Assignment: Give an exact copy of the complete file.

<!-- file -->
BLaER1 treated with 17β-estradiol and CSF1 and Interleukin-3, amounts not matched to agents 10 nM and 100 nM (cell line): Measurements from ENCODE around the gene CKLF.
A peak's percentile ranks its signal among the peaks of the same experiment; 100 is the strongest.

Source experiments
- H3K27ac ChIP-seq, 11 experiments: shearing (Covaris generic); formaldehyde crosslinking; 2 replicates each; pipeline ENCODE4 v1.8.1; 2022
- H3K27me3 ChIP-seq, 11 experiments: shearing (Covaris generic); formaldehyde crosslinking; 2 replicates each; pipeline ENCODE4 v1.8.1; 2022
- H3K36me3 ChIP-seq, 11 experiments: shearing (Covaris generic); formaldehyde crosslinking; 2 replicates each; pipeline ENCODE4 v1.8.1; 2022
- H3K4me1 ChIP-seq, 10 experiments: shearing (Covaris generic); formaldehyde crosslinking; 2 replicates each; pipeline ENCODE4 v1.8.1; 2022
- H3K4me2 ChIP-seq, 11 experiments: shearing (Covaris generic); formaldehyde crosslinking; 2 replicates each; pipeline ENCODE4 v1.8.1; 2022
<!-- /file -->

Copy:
BLaER1 treated with 17β-estradiol and CSF1 and Interleukin-3, amounts not matched to agents 10 nM and 100 nM (cell line): Measurements from ENCODE around the gene CKLF.
A peak's percentile ranks its signal among the peaks of the same experiment; 100 is the strongest.

Source experiments
- H3K27ac ChIP-seq, 11 experiments: shearing (Covaris generic); formaldehyde crosslinking; 2 replicates each; pipeline ENCODE4 v1.8.1; 2022
- H3K27me3 ChIP-seq, 11 experiments: shearing (Covaris generic); formaldehyde crosslinking; 2 replicates each; pipeline ENCODE4 v1.8.1; 2022
- H3K36me3 ChIP-seq, 11 experiments: shearing (Covaris generic); formaldehyde crosslinking; 2 replicates each; pipeline ENCODE4 v1.8.1; 2022
- H3K4me1 ChIP-seq, 10 experiments: shearing (Covaris generic); formaldehyde crosslinking; 2 replicates each; pipeline ENCODE4 v1.8.1; 2022
- H3K4me2 ChIP-seq, 11 experiments: shearing (Covaris generic); formaldehyde crosslinking; 2 replicates each; pipeline ENCODE4 v1.8.1; 2022